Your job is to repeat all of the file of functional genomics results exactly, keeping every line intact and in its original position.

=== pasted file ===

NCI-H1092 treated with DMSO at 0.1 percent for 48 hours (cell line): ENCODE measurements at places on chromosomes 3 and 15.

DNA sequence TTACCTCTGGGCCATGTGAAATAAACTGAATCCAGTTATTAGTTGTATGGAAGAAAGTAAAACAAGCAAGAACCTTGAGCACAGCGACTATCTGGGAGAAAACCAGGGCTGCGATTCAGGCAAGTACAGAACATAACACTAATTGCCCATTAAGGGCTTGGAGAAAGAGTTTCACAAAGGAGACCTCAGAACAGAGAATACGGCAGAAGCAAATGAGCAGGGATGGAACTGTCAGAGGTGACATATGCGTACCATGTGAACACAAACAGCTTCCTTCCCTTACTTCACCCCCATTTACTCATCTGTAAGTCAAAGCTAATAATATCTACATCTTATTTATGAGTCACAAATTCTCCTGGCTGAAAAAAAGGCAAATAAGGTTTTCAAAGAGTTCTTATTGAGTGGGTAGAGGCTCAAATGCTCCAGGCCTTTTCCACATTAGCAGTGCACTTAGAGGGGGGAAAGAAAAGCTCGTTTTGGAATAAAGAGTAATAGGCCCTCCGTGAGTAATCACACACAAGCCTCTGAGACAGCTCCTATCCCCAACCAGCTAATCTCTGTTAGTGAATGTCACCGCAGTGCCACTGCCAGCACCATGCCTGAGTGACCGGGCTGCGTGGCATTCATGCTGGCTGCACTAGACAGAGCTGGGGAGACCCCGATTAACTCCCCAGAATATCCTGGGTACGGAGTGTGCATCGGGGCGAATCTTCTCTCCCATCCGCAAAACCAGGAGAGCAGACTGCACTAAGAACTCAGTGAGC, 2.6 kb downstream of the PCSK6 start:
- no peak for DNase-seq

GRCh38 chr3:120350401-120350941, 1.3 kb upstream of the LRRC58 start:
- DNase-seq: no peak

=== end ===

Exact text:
NCI-H1092 treated with DMSO at 0.1 percent for 48 hours (cell line): ENCODE measurements at places on chromosomes 3 and 15.

DNA sequence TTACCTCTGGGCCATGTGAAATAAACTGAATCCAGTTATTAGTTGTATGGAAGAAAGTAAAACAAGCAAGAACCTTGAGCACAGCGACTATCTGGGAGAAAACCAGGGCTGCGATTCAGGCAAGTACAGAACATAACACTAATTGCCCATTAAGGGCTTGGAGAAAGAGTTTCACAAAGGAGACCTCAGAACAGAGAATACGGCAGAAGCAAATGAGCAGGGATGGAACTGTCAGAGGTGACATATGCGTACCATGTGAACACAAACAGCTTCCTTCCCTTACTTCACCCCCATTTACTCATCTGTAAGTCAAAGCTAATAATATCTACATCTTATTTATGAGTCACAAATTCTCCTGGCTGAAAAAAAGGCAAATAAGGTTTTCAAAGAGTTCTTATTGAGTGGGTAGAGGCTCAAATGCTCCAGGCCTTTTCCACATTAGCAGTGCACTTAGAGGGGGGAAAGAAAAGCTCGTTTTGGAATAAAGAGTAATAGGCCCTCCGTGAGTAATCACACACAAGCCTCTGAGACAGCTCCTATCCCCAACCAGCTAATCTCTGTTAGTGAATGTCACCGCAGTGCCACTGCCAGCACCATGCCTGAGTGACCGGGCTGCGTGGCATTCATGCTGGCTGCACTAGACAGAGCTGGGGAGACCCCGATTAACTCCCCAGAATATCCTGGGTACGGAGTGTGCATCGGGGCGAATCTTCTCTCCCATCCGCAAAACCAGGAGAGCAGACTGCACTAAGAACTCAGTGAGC, 2.6 kb downstream of the PCSK6 start:
- no peak for DNase-seq

GRCh38 chr3:120350401-120350941, 1.3 kb upstream of the LRRC58 start:
- DNase-seq: no peak